Fiscal Cliff Swing
Moving to avert the fiscal cliff, US President Obama goes on a public relations campaign among lawmakers and the American public. When House of Representatives Speaker John Boehner says it’s possible to avert the crisis, it gives the stock market a lift – reversing earlier negative sentiment. It’s an example of the mood swings the markets and the public are vulnerable to as the US government works to beat the clock on the January deadline.
A surprise announcement Wednesday boosts the Philippine Stock Exchange to its 31st record high this year. At 7.1% GDP, the Philippines is the best performing economy in Southeast Asia and the second best in Asia for the third quarter. The sentiment ripples through the economy, strengthening the peso. Core to the confidence the Philippines is riding now is the Aquino government’s anti-corruption effort. On Wednesday, the government declares December 9 anti-corruption day.
Read more on the market and currency, details about the 3rd quarter GDP and anti-corruption day—all on Rappler.
Egypt's top court suspended its sessions, announcing a strike to protest Mohamed Morsi's expanded powers. In response on Wednesday, Egypt's Muslim Brotherhood called for a rally to support the Egyptian president. A day earlier, protesters poured into the streets across the country to denounce a move they claimed was dictatorial. It was the largest protest since Morsi was elected in June. The Muslim Brotherhood planned a rally to coincide with Tuesday's opposition protest but cancelled it at the last moment. They plan to harness other Islamist groups in a rally on Saturday. Analysts warn this uncertainty will impact Egypt's economy.
Read more on Rappler and for possible effects on the economy on the Wall Street Journal.
Two car bombs exploded in a suburban residential area of Damascus Wednesday, killing at least 45 people and injuring 120, Syrian media reported. Syrian state television blamed the attack on "terrorists." Analysts say the twin attacks bore the hallmarks of al-Qaeda affiliated groups - twin bombs, one designed to explode first and draw people out followed by a second explosion. They happened in a Damascus neighborhood mainly Druze and Christian - groups which have not really joined the rebels.
Read more on the New York Times.
The Philippines will no longer stamp its visas on Chinese passports with a map of disputed areas in the South China Sea also called West Philippine Seas. The move protests the inclusion of the 9-dash line map in the passport which covers areas claimed by China, Taiwan, Vietnam, Brunei, Malaysia and the Philippines. DFA says the Philippines will stamp the visas on a separate visa application form. Senator Miriam Santiago wants Chinese citizens carrying the passports barred from entering the Philippines.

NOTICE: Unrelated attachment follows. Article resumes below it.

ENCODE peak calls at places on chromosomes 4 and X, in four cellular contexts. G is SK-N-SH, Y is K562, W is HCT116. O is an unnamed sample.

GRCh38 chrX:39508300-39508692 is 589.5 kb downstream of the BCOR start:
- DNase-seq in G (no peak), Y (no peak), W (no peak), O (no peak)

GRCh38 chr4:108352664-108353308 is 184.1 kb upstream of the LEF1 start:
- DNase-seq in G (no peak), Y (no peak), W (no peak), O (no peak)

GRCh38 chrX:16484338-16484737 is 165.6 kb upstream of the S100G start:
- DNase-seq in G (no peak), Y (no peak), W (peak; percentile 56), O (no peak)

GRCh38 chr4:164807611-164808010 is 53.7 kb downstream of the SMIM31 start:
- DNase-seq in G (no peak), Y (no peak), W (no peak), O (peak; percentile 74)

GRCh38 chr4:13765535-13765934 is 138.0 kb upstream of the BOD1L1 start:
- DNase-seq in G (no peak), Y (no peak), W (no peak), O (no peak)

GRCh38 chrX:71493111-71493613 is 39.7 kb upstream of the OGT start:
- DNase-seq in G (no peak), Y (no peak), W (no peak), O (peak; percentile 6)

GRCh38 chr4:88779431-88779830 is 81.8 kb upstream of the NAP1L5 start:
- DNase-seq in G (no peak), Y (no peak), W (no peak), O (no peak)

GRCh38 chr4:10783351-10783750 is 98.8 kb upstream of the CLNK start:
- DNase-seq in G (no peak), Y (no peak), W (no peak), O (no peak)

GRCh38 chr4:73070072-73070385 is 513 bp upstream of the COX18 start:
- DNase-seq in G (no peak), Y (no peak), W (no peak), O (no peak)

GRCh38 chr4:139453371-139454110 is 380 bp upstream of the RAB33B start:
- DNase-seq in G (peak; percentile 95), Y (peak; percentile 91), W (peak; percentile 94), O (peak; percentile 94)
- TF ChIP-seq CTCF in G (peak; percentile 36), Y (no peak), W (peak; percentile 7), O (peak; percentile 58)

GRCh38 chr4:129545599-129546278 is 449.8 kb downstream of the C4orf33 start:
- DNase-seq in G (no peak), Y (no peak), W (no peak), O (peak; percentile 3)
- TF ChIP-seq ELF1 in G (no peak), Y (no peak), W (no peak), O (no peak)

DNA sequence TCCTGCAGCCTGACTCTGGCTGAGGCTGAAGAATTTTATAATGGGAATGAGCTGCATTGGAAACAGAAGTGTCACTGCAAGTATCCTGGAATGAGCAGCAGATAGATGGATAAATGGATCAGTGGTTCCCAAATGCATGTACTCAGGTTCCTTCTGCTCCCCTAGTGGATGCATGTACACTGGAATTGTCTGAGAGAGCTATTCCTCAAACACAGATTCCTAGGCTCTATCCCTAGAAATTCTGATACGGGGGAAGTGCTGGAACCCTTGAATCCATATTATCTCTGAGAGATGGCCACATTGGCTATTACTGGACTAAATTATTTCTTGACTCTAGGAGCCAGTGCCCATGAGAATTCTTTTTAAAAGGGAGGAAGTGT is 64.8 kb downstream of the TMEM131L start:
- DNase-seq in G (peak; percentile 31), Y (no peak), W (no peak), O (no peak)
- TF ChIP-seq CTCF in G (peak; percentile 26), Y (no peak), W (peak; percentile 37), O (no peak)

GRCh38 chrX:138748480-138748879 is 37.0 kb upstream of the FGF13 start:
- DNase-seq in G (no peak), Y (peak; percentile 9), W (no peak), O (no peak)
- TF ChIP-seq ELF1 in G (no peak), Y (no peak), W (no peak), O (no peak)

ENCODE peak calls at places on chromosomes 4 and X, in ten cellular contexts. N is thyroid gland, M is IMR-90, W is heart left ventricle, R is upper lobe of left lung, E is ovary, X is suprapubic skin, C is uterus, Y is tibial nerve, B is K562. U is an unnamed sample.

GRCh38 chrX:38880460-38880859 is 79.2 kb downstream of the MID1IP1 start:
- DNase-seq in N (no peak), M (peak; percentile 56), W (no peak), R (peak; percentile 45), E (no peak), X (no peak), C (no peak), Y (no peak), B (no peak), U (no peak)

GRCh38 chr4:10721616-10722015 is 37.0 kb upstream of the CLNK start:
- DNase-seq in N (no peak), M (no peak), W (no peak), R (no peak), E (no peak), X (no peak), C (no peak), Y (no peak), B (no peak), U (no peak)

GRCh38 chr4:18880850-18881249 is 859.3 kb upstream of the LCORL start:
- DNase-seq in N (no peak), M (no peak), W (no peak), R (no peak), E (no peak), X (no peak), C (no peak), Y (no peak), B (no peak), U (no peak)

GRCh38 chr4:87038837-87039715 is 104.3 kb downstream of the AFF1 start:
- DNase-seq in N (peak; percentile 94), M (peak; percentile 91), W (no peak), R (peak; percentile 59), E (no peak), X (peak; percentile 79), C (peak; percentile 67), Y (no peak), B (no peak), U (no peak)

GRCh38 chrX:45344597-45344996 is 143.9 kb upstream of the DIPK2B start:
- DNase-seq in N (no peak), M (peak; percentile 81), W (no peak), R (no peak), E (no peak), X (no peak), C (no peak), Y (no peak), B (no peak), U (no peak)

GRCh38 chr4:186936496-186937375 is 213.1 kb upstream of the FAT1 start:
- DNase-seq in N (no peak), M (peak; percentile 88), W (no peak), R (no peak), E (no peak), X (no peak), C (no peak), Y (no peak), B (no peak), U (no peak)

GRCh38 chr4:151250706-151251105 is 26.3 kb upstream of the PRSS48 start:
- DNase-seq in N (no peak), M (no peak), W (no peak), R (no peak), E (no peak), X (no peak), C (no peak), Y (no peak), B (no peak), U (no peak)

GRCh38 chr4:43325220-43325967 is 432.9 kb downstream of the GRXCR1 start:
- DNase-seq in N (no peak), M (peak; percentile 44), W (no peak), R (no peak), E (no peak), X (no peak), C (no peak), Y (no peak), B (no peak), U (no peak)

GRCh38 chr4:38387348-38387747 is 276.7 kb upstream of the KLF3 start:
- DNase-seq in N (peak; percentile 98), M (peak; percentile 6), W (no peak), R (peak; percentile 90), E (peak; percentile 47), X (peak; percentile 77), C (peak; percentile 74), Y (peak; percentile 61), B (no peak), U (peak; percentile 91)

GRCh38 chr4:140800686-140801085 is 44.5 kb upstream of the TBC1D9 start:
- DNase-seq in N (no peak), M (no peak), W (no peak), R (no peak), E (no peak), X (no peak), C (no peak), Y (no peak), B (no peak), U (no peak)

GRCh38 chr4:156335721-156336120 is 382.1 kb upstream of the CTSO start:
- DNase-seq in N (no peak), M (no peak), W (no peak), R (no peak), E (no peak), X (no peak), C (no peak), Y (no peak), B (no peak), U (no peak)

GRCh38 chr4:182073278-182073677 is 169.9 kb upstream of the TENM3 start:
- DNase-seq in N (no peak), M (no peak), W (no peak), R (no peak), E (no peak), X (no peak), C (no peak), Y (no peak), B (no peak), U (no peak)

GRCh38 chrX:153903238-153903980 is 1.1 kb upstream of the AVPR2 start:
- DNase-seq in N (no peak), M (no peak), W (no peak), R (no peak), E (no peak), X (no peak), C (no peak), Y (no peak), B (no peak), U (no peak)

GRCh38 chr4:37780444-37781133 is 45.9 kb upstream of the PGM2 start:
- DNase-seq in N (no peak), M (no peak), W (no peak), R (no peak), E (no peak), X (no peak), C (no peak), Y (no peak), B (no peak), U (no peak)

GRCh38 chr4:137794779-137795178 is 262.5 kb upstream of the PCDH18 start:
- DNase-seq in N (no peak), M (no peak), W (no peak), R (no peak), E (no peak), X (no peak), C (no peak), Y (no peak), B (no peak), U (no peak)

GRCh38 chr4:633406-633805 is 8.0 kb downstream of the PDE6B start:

Sea levels are rising at an average 3.2 millimeters per year. At this rate, the sea will rise around a full meter by the end of the century. The United Nation's climate panel says massive number of people living in sea-level areas will lose homes, land and livelihood resulting in millions of climate refugees. Analysts add, this could lead to resource wars and conflicts.
Read more on Rappler.
Senators Ralph Recto and Ferdinand Marcos Jr will sit on the bicameral conference committee on the sin tax bill despite calls from sin tax bill advocates for them to inhibit. Health secretary Enrique Ona and 35 medical organizations sign a manifesto earlier urged the two senators to inhibit from the meetings. The groups say the two senators “compromised the welfare of the Filipino people.” UP College of Medicine Dr. Antonio Dans refers to newspaper articles that claim senator Ralph Recto may have had secret meetings with the tobacco industry. He says their group actually have video footage of Senator Bongbong Marcos talking with lawyers of Philip Morris during his interpolation of the sin tax bill at the senate floor.
Recto says advocates of the sin tax reform bill have nothing to fear.
Thai Prime Minister Yingluck Shinawatra easily survives a no-confidence vote engineered by her opponents in parliament. Thailand's first female premier, Yingluck won 308 of the 467 votes, securing support even from outside her coalition. The opposition accuses her of failing to crack down on corruption and of being the puppet of her brother, former premier Thaksin Shinawatra. Thaksin was ousted by royalist generals in a coup in 2006. He resides abroad to avoid a jail sentence for corruption charges. Thaksin says the charges were politically motivated.
Journalists need to go beyond relaying facts. That’s one of the coping mechanisms recommended by Columbia Journalism’s study released Wednesday on the future of news. Written by C.W. Anderson, Emily Bell and Clay Shirky, it outlines today’s trends and how some news groups are dealing with them. It’s an interesting read juxtaposed against the Philippines’ basic problems. Two issues tackled by Rappler: media corruption, which Media Nation discussions say could taint 9 out of 10 Filipino journalists today; and the line between professional journalists and bloggers.
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